Pythagoras delivered his lectures from behind a screen in a veiled language that could be fully comprehended only by the most advanced initiates. The most significant phase of his instruction concerned the fundamental concept that number is both the form and the essence of creation. He formulated the essential parts of Euclid’s geometry and advanced astronomical ideas that led to Copernicus’ hypotheses. It is recorded that two thousand citizens of Crotona gave up their customary lifestyle and assembled together in the Pythagorean community under the wise administration of the Council of Three Hundred—a governmental, scientific, and religious order that later exercised great political influence throughout Magna Grecia.
Pythagoras, the “indefatigable adept,” was ninety when Cylon, a rejected candidate of the mystery school, incited a violent persecution. Standing in the courtyard of Crotona, Cylon read aloud from a secret book of Pythagoras, Hieros Logos (Holy Word), distorting and ridiculing the teaching. When Pythagoras and forty of the leading members of the Order were assembled, Cylon set fire to the building and all but two of the council members were killed. As a result, the community was destroyed and much of the original teaching was lost. Nevertheless, “the Master” has influenced many great philosophers, including Plato, Aristotle, Augustine, Thomas Aquinas, and Francis Bacon.
Balthazar, first century, one of the three Magi (astronomer/adepts) who followed the star (the I AM Presence) of the Manchild born to the Virgin Mary. Believed to have been the King of Ethiopia, Balthazar brought the treasure of his realm, the gift of frankincense, to Christ.
Saint Francis of Assisi, c. 1181-1226, the divine poverello, who renounced family and wealth and embraced “Lady Poverty.” He lived among the poor and the lepers, finding unspeakable joy in imitating the compassion of Christ. While kneeling at Mass on the feast of St. Matthias in 1209, he heard the gospel of Jesus read by the priest and the Lord’s command to his apostles, “Go, preach.” Francis left the little church and began evangelizing and converting many. Among them was the noble Lady Clare, who later left her home dressed as the bride of Christ and presented herself to Francis for admittance to the mendicant order.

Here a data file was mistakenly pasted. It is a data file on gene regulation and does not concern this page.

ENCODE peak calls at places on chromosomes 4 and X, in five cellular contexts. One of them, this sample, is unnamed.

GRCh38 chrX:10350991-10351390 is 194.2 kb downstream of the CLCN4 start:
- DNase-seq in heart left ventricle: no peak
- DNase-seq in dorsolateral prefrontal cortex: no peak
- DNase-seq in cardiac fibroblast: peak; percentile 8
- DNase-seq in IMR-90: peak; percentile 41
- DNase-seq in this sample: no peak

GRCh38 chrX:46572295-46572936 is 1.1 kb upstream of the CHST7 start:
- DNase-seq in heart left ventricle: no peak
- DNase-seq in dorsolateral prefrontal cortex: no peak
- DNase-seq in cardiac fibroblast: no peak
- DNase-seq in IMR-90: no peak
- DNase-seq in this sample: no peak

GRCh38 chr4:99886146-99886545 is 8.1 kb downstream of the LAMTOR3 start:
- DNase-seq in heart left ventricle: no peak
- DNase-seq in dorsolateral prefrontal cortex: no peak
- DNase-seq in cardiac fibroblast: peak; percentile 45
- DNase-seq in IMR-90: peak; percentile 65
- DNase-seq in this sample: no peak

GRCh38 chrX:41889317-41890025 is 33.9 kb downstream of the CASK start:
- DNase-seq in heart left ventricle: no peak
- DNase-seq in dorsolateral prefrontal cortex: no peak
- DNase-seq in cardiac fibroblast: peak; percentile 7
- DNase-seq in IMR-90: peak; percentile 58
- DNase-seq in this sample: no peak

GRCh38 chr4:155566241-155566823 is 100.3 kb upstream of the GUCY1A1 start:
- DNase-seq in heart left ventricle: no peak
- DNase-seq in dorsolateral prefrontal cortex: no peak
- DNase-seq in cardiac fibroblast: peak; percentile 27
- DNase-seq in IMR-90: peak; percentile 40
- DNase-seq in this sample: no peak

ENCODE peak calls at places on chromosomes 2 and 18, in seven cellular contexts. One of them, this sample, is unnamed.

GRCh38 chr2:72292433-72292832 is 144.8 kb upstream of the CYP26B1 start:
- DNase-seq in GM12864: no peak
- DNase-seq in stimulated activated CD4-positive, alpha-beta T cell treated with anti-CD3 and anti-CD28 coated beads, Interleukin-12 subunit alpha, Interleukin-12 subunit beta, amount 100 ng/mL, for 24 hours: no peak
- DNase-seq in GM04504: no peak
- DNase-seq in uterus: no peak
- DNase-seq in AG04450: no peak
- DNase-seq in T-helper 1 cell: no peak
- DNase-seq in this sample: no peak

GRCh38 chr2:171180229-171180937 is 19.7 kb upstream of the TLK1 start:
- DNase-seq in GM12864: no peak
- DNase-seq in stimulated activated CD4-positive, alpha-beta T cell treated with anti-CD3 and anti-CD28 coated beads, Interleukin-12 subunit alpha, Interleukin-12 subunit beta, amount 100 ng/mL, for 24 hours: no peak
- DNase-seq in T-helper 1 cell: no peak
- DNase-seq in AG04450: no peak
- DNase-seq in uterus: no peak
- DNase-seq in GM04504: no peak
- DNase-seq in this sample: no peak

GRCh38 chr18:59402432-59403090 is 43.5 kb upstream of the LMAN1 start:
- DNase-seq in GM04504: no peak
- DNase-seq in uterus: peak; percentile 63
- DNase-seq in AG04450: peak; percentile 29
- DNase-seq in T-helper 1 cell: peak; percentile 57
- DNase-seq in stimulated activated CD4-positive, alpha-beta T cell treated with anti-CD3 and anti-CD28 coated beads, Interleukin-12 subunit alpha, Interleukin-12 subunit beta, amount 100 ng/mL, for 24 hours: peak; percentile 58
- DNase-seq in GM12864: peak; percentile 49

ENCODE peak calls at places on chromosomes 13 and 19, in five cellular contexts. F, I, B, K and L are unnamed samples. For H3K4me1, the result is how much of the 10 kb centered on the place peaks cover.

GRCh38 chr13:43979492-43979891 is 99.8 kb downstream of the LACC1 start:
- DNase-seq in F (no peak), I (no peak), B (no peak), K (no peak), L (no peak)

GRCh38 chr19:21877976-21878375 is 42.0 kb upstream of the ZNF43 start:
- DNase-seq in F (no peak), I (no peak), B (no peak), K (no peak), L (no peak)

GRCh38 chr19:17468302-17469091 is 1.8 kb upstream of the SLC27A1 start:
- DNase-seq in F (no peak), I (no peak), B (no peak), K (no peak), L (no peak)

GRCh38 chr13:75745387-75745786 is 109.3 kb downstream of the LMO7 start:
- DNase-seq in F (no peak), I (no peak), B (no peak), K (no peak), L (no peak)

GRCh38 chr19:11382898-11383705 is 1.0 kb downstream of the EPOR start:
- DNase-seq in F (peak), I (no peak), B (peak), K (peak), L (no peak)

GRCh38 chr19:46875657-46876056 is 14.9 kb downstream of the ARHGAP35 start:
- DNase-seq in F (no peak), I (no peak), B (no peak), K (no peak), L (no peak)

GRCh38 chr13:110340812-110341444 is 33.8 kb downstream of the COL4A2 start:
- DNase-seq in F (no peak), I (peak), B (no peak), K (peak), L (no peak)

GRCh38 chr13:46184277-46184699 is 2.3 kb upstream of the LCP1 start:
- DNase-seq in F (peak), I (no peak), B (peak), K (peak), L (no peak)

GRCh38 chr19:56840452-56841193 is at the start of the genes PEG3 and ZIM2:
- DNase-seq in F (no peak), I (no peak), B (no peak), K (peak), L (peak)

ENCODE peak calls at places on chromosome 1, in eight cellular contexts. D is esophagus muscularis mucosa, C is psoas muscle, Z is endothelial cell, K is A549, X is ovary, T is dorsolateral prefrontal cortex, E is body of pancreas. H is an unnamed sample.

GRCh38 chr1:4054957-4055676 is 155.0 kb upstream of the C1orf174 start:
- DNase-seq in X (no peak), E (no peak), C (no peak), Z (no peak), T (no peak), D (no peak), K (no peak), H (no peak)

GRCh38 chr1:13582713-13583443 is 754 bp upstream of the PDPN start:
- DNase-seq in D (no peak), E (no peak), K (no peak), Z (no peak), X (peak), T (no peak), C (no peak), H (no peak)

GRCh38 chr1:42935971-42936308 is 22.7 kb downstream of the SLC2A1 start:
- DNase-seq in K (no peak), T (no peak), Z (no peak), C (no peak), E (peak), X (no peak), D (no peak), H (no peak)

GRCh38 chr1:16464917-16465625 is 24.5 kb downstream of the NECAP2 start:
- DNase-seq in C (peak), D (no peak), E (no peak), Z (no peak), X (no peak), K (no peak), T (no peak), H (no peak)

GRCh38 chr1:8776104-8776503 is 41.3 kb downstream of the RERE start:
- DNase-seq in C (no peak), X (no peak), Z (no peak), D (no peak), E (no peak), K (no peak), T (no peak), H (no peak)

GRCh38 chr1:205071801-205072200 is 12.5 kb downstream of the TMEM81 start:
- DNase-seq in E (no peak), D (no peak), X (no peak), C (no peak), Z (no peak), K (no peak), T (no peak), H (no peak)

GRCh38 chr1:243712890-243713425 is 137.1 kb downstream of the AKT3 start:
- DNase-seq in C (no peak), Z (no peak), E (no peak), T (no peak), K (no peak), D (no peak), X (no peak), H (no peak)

One of the many legends surrounding the lives of Francis and Clare describes their meal at Santa Maria degli Angeli, where Francis spoke so lovingly of God that all were enraptured in Him. Suddenly the people of the village saw the convent and the woods ablaze. Running hastily to quench the flames, they beheld the little company enfolded in brilliant light with arms uplifted to heaven.
God revealed to St. Francis the divine presence in “brother sun” and “sister moon” and rewarded his devotion with the stigmata of Christ crucified. The prayer of St. Francis is yet spoken by people of all faiths throughout the world: “Lord, make me an instrument of thy peace!...”
Shah Jahan, 1592-1666, Mogul emperor of India, who overthrew the corrupt government of his father, Jahangir, and restored in part the noble ethics of his grandfather Akbar the Great. During his enlightened reign, the splendor of the Mogul court reached its zenith and India entered her golden age of art and architecture. Shah Jahan lavished the imperial treasury on music, paintings, and the construction of awesome monuments, mosques, public buildings, and thrones throughout India, some of which may still be seen today.
The famous Taj Mahal, “the miracle of miracles, the final wonder of the world,” was built as a tomb for his beloved wife, Mumtaz Mahal. She had ruled by his side almost as an equal and died in 1631 giving birth to their fourteenth child. Shah Jahan spared no effort in making the monument “as beautiful as she was beautiful.” It is the symbol of the Mother principle and celebrates his eternal love for Mumtaz.
Koot Hoomi Lal Singh, nineteenth-century Kashmiri Brahman, Shigatse, Tibet; also called K.H. In 1875 he founded with El Morya the Theosophical Society to reacquaint mankind with the ancient wisdom that underlies all the world’s religions.
- Bailey, A. A. (1995). The Seven Rays of Life. Lucis Publishing Companies.
- Bailey, A. A. (1971). Esoteric Psychology: A Treatise on the Seven Rays (Vol. Vol. 1). Lucis Publishing Company.
- Bailey, A. A. (1973). A Treatise on Cosmic Fire. Lucis Publishing Company.